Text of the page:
Health officials in Canada said a couple in Ontario were found to have been infected with the coronavirus variant, however, they had no known travel history or high-risk contacts.
The couple have been placed in isolation and the provincial government said in a news release that there is no evidence to suggest that the vaccines approved by Health Canada will be any less effective against the new variant.
Japan, meanwhile, is barring entry of all nonresident foreign nationals as a precaution against the new variant. The Foreign Ministry says the entry ban will start Monday and last though Jan. 31.
Last week, the nation banned nonresident foreigners from Britain and South Africa after confirming the new variant in seven people over the last two days – five from Britain tested positive at airports and two others in Tokyo.
Japan is also suspending the exemption of a 14-day quarantine for Japanese nationals and resident foreigners in a short-track program that began in November. The entrants now must carry proof of a negative test 72 hours prior to departure for Japan and self-isolate for two weeks after arrival.
Several European countries – including Spain, Switzerland, Sweden and France – reported infections linked to people who had recently arrived from the U.K.
In Spain, four cases were confirmed in Madrid. None of the patients, all of whom had traveled from the U.K., were seriously ill.
Switzerland, which has kept its ski slopes open to tourism over the winter holidays, identified three cases – two of which are known to be British citizens who were among the thousands of tourists from Britain to arrive in the last couple of weeks.
In Sweden, a traveler who had returned from the U.K. is self-isolating after being diagnosed with the new strain.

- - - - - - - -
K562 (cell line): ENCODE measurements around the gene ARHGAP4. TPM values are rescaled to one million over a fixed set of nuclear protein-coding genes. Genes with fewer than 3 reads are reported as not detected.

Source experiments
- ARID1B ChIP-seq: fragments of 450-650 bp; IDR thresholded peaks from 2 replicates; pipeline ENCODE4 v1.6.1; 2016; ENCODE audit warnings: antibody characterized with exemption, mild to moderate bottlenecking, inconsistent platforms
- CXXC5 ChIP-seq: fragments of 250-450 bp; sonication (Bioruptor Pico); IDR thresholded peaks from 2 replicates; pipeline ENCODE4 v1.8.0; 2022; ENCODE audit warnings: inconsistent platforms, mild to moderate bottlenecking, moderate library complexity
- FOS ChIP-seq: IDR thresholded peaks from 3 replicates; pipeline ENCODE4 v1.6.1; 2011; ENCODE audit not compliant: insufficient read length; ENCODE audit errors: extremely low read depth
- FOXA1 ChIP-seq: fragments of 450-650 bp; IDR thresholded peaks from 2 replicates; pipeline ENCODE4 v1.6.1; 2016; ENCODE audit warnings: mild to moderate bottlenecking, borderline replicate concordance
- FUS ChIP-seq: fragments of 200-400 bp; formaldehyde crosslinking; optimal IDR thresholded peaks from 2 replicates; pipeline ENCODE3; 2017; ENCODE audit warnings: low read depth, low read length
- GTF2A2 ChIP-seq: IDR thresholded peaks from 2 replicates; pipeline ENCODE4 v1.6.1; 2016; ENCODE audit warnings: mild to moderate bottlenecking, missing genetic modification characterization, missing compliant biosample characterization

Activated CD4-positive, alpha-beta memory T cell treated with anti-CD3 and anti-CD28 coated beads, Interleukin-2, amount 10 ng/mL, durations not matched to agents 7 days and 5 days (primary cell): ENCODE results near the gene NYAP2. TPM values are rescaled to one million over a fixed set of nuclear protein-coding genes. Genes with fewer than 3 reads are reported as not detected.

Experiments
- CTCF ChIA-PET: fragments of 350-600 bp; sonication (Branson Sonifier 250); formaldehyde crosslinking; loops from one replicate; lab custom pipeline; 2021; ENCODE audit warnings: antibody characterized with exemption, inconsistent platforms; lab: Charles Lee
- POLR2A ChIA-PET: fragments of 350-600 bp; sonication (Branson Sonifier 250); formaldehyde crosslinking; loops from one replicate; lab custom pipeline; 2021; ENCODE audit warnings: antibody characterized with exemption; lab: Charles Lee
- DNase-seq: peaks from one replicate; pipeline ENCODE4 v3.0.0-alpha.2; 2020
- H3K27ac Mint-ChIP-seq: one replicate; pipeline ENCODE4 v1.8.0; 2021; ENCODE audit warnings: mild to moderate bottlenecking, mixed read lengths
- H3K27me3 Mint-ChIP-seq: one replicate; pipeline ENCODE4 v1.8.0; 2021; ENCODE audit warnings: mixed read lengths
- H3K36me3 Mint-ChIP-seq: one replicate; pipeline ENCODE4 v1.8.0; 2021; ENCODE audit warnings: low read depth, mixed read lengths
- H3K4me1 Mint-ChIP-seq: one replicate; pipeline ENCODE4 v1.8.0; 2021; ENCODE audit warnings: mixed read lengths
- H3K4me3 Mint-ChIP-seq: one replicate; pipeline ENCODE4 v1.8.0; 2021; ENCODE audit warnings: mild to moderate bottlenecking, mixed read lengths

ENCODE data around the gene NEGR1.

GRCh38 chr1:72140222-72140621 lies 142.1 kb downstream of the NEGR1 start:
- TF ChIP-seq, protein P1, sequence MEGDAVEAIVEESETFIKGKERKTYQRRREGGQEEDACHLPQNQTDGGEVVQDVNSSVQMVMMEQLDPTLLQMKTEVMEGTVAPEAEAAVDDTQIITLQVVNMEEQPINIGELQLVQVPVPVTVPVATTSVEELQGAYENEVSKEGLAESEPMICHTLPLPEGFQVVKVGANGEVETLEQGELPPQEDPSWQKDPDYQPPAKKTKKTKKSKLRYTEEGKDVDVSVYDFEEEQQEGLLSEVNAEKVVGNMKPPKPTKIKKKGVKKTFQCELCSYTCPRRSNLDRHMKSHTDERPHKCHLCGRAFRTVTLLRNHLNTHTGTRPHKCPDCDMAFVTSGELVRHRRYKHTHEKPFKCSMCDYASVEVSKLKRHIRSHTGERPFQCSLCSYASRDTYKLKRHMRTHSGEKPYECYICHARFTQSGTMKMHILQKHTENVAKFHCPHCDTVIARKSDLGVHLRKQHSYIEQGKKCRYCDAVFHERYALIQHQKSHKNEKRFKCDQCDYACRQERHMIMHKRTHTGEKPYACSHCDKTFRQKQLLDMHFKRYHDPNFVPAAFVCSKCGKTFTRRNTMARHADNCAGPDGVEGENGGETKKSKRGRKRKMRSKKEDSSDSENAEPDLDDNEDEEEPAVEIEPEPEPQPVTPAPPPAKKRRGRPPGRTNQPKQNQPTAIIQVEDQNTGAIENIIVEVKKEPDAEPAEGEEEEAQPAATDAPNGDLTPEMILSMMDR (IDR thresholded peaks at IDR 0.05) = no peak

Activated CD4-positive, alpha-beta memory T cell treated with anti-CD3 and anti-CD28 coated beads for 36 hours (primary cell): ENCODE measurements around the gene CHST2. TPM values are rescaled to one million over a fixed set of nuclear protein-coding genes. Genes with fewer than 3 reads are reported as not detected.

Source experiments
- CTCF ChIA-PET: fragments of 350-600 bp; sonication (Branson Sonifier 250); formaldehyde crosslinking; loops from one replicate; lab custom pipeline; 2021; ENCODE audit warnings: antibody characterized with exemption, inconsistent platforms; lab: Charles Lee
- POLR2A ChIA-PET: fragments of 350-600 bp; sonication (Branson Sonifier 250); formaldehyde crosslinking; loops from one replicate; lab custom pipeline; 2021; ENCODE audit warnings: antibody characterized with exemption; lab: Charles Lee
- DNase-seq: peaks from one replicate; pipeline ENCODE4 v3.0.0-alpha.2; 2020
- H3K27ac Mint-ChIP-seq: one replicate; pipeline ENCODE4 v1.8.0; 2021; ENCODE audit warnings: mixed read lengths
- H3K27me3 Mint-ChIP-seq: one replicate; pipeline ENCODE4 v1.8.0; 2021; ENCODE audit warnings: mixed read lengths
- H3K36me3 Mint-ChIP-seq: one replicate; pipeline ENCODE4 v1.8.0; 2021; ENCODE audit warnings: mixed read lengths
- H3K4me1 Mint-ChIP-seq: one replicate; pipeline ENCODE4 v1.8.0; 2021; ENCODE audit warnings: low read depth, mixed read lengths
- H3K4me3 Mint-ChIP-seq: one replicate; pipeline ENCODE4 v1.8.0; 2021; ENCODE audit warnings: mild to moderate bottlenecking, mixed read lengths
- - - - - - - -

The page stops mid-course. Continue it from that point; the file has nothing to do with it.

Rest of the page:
The variant, dubbed VUI-202012/01, has experts worried because it is believed to be up to 70% more transmissible. News of the variant triggered travel restrictions around the world, including the United States.
Scientists are probing whether the new strain is behind a spike of new coronavirus cases in California. On Christmas Eve, the state passed more than 2 million COVID-19 cases since the pandemic began.
"This happened devastatingly quickly. Everybody I talked to said this acceleration was beyond any model and any expectation, so then people say ‘What broke down?’ and I’ve got to think it’s partly the strain that was out there," Los Angeles Mayor Eric Garcetti said in an interview with The Los Angeles Times.
The U.S., starting Monday, will require all airline passengers arriving from Britain to test negative for the coronavirus within 72 hours of their departure.
The new rule will apply to Americans as well as foreign citizens, and will require passengers to show proof of a negative result on a genetic test, known as a PCR, or antigen, test.
"This additional testing requirement will fortify our protection of the American public to improve their health and safety and ensure responsible international travel," the Centers for Disease Control and Prevention said in a statement.
The Associated Press contributed to this report.